Are PE Firms Not Suited to the IPO Market? Carlyle IPO Prices at $22 per unit–UPDATED

The Carlyle Group’s pending IPO is getting a lot of attention but don’t expect the deal to be a barn burner.

UPDATE: The Washington D.C. buyout late Wednesday raised $671 million after pricing its IPO at $22 per unit, below its expected range (but in line with pricetalk from earlier today).  is expected to price its deal later Wednesday. The Carlyle Group iwas selling 30.5 million common units at $23 to $25 each via bookrunners J.P. Morgan, Citigroup and Credit Suisse. However, price talk for the deal had dropped to $22 to $23 per unit although there’s no SEC filing, says John Fitzgibbon, IPOSCOOP.com’s founder. Carlyle is expected to trade Thursday on the Nasdaq under the ticker “CG.”

Carlyle appears to be trying a new strategy and is offering the IPO at a discount, according to press reports. David Rubenstein, one of Carlyle’s co-founders, told investors yesterday that he wants to prove that shares of a private equity firm can rise, according to Bloomberg News.

Rubenstein, who isn’t selling any units in the IPO, has set a hard task for Carlyle. IPOs of private equity firm’s typically don’t do well in the aftermarket, Fitzgibbon says. “People don’t fully understand them,” he says.

Because the so-called “thundering herd” misunderstands PE firms, Wall Street will likely stand aside, he says. “The last thing you want is to be in something that is misunderstood,” he says.  Fitzgibbon says he doesn’t expect the Carlyle deal to be a “moon shot.”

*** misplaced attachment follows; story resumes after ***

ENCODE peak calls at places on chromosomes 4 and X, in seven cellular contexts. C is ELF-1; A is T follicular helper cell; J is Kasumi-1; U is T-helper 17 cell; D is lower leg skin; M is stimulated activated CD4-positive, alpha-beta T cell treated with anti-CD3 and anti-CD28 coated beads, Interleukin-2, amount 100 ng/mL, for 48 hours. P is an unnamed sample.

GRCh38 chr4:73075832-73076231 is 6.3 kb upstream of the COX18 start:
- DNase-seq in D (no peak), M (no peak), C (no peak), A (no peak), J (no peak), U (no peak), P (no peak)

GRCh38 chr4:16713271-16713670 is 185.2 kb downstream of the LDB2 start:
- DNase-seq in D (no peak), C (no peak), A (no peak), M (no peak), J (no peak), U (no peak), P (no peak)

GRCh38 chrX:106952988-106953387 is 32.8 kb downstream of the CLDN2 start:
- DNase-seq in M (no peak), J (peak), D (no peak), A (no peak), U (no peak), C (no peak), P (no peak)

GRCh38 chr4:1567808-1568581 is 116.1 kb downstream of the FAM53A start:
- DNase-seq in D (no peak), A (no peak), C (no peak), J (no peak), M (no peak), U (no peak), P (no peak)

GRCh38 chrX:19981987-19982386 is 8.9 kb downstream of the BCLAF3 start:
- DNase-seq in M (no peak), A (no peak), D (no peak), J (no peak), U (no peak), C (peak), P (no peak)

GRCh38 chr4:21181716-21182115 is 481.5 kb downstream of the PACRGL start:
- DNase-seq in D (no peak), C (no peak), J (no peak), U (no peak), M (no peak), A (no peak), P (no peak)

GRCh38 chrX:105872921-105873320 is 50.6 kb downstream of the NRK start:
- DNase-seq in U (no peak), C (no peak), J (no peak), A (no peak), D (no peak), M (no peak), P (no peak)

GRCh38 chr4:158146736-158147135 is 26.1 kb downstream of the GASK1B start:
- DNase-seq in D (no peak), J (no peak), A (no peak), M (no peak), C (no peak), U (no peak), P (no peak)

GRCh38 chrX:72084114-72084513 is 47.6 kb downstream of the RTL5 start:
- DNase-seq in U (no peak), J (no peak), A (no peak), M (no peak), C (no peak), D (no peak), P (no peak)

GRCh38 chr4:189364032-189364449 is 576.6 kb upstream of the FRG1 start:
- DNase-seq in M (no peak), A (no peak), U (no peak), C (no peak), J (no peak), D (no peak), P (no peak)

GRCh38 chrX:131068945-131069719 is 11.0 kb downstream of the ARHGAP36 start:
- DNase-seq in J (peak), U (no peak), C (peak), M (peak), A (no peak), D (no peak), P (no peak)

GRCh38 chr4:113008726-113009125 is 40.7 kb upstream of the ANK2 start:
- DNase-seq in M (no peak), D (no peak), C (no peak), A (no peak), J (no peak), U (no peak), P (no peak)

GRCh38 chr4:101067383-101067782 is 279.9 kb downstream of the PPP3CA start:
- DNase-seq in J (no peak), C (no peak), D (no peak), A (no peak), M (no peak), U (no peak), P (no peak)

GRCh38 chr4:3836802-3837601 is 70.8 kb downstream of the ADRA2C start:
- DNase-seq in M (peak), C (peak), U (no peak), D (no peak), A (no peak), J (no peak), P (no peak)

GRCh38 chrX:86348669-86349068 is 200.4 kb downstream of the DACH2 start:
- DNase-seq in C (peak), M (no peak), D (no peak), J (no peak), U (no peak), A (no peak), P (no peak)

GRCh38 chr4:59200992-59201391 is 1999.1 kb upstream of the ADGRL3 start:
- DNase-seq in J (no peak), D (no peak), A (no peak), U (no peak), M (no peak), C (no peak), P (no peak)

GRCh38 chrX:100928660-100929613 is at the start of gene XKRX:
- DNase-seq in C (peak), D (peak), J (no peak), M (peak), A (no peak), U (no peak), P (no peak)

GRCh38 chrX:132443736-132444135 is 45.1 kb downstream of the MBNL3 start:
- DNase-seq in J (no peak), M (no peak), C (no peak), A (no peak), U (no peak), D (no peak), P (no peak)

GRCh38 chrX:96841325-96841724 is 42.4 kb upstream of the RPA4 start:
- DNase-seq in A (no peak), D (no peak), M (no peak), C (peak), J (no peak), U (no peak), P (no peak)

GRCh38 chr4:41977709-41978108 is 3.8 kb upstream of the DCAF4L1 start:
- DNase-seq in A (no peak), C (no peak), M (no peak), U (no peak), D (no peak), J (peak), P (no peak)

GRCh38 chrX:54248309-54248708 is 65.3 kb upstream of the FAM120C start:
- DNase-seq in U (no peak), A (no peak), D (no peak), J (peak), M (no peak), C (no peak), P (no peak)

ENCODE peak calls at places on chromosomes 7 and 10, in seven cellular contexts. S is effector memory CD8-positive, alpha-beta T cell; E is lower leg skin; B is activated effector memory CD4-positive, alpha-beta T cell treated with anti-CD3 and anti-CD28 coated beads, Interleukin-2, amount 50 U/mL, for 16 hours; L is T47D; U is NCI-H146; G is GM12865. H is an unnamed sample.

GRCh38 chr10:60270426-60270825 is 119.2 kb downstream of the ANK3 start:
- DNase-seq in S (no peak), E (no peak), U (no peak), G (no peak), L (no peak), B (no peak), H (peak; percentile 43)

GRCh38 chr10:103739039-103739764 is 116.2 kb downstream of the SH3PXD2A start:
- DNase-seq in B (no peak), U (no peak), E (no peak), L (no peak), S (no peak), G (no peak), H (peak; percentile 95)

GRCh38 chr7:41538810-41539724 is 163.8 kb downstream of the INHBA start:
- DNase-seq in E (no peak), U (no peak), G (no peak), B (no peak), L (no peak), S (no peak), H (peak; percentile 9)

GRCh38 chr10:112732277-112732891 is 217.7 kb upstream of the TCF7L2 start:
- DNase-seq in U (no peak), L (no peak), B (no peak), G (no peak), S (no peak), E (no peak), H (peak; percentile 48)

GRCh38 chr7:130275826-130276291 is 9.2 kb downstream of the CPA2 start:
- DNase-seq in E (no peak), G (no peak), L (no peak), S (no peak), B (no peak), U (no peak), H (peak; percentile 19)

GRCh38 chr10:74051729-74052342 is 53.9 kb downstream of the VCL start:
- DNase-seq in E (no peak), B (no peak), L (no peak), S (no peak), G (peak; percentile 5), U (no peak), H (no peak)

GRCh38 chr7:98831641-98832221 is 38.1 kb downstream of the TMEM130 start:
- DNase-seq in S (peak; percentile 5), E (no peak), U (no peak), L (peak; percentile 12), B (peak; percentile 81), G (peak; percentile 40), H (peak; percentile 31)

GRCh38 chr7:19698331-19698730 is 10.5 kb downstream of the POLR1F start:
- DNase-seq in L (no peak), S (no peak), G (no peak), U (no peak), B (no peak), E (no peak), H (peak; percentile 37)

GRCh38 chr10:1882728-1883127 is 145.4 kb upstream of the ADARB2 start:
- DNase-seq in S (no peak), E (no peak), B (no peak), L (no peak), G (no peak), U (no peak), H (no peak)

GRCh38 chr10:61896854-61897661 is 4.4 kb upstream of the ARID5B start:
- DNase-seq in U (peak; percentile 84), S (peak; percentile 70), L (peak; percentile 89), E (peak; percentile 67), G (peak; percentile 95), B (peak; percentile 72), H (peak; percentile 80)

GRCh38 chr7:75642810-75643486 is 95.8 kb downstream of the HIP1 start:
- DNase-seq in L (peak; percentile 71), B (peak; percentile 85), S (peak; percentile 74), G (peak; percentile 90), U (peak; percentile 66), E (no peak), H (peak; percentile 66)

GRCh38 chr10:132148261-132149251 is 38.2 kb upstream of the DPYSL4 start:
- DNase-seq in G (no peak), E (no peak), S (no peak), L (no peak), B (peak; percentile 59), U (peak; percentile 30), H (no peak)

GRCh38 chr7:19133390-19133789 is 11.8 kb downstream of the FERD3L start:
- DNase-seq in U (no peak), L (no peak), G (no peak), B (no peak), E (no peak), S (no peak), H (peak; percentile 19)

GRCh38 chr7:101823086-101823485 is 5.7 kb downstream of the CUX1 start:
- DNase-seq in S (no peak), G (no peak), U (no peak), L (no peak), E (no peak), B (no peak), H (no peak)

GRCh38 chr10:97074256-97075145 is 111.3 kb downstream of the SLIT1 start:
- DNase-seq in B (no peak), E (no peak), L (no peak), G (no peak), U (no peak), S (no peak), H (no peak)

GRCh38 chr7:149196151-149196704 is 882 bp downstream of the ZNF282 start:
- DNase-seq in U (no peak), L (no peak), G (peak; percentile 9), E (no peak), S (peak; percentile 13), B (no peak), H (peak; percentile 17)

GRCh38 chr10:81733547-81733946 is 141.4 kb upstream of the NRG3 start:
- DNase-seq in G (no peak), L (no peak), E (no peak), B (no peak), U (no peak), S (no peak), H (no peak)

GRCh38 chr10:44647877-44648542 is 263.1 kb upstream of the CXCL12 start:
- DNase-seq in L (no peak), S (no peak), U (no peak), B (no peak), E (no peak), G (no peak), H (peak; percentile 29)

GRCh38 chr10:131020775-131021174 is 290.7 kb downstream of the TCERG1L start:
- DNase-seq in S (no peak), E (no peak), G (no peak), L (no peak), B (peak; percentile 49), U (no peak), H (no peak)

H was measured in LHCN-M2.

One PE exec countered that IPOs of buyout shops aren’t misunderstood. “They have traded in a sensible fashion considering what a PE firm is,” the exec says.

PE firms, the exec says, are not a “natural” for the public markets. Earning of PE firms aren’t predictable, the source says, and the business is not easily understood by investors. “The only assets also leave the company every night in the elevator,” the PE exec says.

Private equity firms haven’t performed well in the IPO market. The first buyout shop to go public was the Blackstone Group. The New York-based firm, to much fanfare, went public in 2007 at $31 a share. Shares of Blackstone hit a high of $38 in its first day but declined thereafter (even dropping to below $10 a share in 2009) and have failed to trade near $31 since then. Shares of Blackstone lost 27 cents to $13.36 in mid-day trading Wednesday.

Most recently, Oaktree Capital Group went public in April at $43 a share. Oaktree opened below its IPO price and is currently trading at $40.39 a share on volume of 832,505 shares.

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